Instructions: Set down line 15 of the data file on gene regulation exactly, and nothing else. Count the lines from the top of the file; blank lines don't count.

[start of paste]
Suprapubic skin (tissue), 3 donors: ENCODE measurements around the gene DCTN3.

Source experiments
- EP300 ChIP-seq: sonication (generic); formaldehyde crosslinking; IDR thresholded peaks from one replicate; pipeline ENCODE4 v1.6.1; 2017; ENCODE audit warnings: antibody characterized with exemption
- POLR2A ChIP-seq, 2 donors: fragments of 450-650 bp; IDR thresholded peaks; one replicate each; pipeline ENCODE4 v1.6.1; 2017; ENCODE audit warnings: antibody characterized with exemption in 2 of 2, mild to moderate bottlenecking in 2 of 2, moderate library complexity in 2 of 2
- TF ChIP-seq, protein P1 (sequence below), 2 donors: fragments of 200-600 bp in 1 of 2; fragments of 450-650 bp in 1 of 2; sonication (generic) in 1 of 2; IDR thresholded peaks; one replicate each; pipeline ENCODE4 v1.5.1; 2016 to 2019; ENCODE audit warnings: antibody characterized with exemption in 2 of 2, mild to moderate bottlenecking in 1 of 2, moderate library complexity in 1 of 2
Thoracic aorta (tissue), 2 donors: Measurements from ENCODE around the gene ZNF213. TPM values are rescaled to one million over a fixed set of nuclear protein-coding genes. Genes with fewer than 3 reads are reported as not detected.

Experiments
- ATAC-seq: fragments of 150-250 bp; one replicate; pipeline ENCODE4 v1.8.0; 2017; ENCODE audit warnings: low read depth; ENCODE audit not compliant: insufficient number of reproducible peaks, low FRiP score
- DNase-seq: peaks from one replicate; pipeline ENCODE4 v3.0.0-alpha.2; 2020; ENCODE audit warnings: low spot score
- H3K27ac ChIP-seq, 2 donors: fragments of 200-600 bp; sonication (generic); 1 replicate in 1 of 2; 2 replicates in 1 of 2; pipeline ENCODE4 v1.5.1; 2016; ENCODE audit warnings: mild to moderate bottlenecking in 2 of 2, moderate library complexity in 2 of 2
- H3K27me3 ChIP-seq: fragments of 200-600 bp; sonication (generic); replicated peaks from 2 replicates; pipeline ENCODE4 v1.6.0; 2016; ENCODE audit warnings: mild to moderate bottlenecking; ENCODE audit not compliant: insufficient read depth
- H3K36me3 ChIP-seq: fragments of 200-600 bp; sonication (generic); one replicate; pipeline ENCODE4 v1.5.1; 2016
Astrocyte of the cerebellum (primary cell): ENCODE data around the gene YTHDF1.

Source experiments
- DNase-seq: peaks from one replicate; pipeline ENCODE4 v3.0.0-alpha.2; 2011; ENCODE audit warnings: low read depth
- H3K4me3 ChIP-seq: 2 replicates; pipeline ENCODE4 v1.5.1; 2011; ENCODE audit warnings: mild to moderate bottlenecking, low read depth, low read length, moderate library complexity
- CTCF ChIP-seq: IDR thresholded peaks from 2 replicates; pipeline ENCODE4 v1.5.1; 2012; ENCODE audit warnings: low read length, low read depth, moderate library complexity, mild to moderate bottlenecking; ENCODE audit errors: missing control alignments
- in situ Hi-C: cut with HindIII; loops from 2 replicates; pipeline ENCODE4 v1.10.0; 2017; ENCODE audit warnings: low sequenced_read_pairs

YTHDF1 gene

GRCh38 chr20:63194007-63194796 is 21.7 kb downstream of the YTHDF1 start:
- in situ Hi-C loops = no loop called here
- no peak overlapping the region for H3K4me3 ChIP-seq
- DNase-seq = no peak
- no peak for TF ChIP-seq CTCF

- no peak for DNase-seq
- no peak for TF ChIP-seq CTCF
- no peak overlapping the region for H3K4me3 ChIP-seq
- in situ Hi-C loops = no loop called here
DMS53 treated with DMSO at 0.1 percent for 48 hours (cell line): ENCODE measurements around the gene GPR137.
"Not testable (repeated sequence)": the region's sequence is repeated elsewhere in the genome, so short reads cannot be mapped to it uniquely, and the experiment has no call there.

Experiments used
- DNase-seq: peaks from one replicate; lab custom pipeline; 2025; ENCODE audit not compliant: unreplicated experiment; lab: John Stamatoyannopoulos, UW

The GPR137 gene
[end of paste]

- DNase-seq: peaks from one replicate; pipeline ENCODE4 v3.0.0-alpha.2; 2011; ENCODE audit warnings: low read depth